I made it into and out of the prison, my first time visiting someone "inside." It was less horrific than I expected, which was not to say that it was pleasant at all. Commenting on the high recidivism rates, the parishioner whom I was visiting suggested part of the problem is that prison is actually a better environment than many folks can achieve otherwise--even with overcrowding, there is a clean place to sleep, 3 meals a day, and television and basketball. The worst things for him are the lack of privacy (virtually none, ever; a circle of 30 feet with nobody around is rare) and the total inefficiency of the system. He recommended the book An Expensive Way to Make Bad People Worse, which demonstrates the many flaws of our current penal system--not the least of which, it isn't actually making our society more safe. The author of the book, Jens Soering, has also written a book about surviving incarceration through centering prayer.

Friday, May 16, 2008

traditional / creedal

Trustee: “something has changed…I know there are those with more 'traditional' UU values (secular humanists?) who are uncomfortable; seeing UU becoming, or seeming to become, closer in 'spirit' to creedal theologies with which they had previously parted company.”

The “spiritual” values toward which our UUA, and our congregation in specific, seem to be moving are actually more “traditional” than is secular humanism. Our Unitarian ancestors that helped *invent* humanism, including several signers of the original Humanist Manifesto, virtually all believed in something larger than themselves. We would likely call them “religious humanists” today. After several generations of religious humanism, much of our U.S. culture adopted a scientific materialism. The Fellowship Movement proved the perfect soil for such secular humanism; and it flourished for a few generations. Now the pendulum is swinging back, to the “original” religious humanism.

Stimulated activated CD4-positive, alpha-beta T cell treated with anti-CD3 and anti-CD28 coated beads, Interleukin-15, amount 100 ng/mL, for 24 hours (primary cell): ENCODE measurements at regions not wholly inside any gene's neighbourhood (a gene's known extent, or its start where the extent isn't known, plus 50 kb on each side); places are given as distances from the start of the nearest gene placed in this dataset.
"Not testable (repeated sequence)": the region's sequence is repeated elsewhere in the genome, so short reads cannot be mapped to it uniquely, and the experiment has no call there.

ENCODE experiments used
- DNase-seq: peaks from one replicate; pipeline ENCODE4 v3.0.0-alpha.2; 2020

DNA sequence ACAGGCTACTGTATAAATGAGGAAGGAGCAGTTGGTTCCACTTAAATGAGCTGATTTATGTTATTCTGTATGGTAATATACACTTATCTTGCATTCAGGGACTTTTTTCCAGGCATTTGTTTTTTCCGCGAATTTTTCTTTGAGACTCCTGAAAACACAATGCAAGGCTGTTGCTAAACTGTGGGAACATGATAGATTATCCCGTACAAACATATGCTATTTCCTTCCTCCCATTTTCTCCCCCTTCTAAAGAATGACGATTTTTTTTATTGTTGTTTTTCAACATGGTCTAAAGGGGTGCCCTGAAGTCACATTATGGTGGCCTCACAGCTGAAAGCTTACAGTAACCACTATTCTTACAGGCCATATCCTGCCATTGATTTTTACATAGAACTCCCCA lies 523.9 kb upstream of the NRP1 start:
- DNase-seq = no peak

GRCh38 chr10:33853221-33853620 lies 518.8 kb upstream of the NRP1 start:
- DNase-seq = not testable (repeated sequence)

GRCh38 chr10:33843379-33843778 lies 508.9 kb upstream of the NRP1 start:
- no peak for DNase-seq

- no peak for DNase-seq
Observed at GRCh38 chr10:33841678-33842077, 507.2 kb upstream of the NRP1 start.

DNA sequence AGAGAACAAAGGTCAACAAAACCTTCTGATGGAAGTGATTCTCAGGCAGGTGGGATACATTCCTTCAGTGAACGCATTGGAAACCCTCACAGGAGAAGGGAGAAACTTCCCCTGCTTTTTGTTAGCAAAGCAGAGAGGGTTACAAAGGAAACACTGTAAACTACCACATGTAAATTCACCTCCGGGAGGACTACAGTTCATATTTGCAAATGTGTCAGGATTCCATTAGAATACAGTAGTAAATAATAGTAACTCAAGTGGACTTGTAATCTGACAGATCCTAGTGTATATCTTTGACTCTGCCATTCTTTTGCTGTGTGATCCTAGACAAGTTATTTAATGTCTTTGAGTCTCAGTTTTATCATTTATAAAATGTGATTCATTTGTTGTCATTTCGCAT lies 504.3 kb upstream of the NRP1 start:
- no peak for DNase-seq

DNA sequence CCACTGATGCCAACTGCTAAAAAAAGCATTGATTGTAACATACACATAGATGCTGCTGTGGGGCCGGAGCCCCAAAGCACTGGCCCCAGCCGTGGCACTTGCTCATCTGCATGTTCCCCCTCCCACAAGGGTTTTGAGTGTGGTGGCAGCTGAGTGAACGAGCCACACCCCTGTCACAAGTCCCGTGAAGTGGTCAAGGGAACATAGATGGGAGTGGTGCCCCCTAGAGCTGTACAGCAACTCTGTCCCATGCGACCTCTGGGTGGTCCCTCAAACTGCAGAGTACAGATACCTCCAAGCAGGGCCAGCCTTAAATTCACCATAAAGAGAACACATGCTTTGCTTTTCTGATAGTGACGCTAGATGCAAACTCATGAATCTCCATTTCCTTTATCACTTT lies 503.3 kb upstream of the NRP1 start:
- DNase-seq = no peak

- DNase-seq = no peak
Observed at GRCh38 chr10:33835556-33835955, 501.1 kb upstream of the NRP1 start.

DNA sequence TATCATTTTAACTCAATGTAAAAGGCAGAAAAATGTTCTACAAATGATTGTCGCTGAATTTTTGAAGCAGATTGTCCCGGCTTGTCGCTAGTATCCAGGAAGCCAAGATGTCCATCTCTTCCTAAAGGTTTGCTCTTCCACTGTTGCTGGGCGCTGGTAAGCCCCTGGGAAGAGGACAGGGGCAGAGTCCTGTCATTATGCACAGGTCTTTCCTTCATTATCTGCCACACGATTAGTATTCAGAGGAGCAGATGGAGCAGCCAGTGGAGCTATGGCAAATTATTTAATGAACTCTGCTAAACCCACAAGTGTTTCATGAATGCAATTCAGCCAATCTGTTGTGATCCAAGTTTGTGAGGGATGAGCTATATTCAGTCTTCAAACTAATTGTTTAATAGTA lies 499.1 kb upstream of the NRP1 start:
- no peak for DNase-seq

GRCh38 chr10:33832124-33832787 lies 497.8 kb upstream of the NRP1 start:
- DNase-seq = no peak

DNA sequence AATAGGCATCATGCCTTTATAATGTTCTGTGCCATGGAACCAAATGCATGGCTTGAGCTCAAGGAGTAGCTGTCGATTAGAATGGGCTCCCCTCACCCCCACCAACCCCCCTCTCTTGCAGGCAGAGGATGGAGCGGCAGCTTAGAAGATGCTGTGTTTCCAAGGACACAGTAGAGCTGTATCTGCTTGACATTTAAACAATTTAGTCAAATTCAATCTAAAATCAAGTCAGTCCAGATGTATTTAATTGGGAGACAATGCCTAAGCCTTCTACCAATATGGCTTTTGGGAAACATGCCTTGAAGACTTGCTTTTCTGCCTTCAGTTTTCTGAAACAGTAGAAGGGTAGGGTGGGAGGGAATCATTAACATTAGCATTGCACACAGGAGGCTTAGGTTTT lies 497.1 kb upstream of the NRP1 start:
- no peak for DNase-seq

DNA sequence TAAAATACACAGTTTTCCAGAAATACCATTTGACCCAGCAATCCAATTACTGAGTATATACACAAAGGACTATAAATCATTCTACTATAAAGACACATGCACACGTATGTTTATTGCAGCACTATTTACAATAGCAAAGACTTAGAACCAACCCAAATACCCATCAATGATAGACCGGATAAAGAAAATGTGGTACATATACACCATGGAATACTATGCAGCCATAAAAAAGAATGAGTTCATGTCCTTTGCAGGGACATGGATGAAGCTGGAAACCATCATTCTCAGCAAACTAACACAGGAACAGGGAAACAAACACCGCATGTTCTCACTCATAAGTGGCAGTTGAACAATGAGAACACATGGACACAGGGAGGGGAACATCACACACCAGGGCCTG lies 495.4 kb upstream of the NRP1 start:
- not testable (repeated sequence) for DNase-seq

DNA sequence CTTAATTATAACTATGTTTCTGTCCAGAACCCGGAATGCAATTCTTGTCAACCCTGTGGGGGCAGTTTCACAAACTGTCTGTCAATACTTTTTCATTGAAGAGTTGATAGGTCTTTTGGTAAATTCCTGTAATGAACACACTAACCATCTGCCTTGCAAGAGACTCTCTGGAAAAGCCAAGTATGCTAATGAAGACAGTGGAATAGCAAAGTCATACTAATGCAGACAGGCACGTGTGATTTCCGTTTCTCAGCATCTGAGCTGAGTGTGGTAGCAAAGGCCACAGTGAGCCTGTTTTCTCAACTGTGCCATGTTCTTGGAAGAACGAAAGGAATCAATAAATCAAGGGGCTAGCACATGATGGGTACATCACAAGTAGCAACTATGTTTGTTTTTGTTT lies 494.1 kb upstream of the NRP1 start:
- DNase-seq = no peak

That said, there is a deeper emotional truth here: some secular humanists are feeling abandoned. Regardless of which theology came first, their lived experience is that their secular humanist home is crumbling. We ought not allow this to happen. Perhaps we can offer a lecture series, some philosophical discussions—perhaps, given an expanded building, we could even offer “alternative programming” on Sunday mornings. We cannot be “all things to all people,” but we might be able to provide secular humanist offerings to our older/longer-term members who have helped to create and maintain our congregation.